Processing Visuals

Of late, I have been tinkering around with a new, Java-based IDE (integrated development environment) – Processing 3. Also offered as Python and JavaScript libraries (as processing.py and p5.js respectively), Processing is an open-source initiative by Benjamin Fry and Casey Reas to automate visuals.

Having seen several output demos and YouTube tutorials about this platform, I decided to try it out myself. After downloading it, and going through several Processing sketches – both on GitHub and elsewhere – I came up with a sketch of my own. Here is its GIF:

Hypnotic-Spiral (my first Processing sketch)

The Interface

Several factors have influenced my latest IDE choice, one of them being the sheer abundance of tutorials and sketch ideas on the Internet. This, along with its simple sketchbook interface, enhances its usability.

What really encouraged me to install Processing in the first place was its integration with Arduino’s IDE. For quite some time, I had been looking for ways to create some visually useful programs that would interface with my Arduino board. To be more specific, I wanted better control of the output received by the Morse Code machine I built using this tutorial:

http://mypetarduino.com/ReadCode/readCode.01.html

I was pleasantly surprised to find that the Arduino sketchbook was inspired by Processing’s interface itself. Here is a side-by-side comparison of both –

Processing and Arduino – note the similarities.

Processing – which has inspired several more projects, apart from Arduino – is rightfully credited to the painstaking efforts put in by its community of developers. Hats off to them!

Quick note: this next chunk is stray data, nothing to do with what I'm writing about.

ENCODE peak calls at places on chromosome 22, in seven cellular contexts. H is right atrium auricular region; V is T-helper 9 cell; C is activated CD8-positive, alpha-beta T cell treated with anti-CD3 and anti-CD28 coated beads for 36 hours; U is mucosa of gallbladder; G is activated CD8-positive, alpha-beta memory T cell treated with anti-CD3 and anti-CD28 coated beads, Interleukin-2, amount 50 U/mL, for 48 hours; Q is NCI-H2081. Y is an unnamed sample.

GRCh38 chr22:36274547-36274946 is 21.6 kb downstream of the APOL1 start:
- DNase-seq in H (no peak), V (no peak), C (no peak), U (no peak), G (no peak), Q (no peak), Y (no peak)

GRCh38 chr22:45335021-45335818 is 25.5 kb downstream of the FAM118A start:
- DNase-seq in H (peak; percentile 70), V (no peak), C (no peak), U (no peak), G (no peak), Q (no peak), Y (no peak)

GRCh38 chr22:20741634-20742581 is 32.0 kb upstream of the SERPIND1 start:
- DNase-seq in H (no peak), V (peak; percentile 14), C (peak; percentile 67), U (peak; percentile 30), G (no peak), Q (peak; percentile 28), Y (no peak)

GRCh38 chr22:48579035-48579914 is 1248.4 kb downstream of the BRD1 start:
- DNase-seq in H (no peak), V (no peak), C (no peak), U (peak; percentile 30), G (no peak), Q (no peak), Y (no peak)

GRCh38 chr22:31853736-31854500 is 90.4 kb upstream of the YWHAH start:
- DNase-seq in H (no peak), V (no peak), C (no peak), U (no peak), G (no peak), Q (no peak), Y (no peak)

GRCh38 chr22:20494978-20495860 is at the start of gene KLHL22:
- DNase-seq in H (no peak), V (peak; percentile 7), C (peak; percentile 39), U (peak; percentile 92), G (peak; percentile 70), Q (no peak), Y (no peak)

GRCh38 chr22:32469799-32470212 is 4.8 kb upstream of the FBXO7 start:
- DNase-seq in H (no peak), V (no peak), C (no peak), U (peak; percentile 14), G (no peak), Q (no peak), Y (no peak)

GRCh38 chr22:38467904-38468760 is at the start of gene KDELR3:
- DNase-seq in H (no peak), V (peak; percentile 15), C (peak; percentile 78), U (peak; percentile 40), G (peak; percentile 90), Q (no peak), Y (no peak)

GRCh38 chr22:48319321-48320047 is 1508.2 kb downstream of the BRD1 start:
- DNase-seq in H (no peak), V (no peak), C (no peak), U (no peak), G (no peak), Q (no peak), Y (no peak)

Graphics Programming – Not a New Venture

For me, at least, it’s not a new thing. In fact, the sole reason I picked Computer Science as my optional subject in high school was to understand computer graphics better. At that time, I had read ‘Masters of Doom’ by David Kushner, and was particularly interested in the programming of Doom – a game that paved the way for FPSes(first person shooters) in the DOS era, partly due to the revolutionizing effect of its (pseudo) 3D graphics.

The Computer Science classes were quite useful, since they taught me about the basics of programming in Turbo C++ – flow of control, classes, constructors and destructors, pointers, arrays, read – write sequences etc. To my dismay, all the graphic functions for this IDE were stowed away in the elusive <graphics.h> file, which was never invoked even once in our lessons.

From there, I embarked on a solo mission to educate myself about the same. Equipped with a book on Borland Graphics that I found in my school library, I installed the required software – Turbo C++ 4.5(the IDE), DOSBox(the DOS emulator), and taught myself C code – a process that took me at least two months.

Having experienced this, I find Processing a much simpler IDE, both in installation and usage. In fact, I won’t be surprised if Processing becomes the de-facto for programming in schools and pre-university courses, in the coming years.

I look forward to creating more Processing and Arduino sketches in the future.

External Links

  1. Processing (programming language); a Wikipedia article:

https://en.wikipedia.org/wiki/Processing_(programming_language)

  1. Download \ Processing.org; the download page:

https://processing.org/download/

  1. Hypnotic-Spiral; the GitHub repo:

https://github.com/the-visualizer/Hypnotic-Spiral

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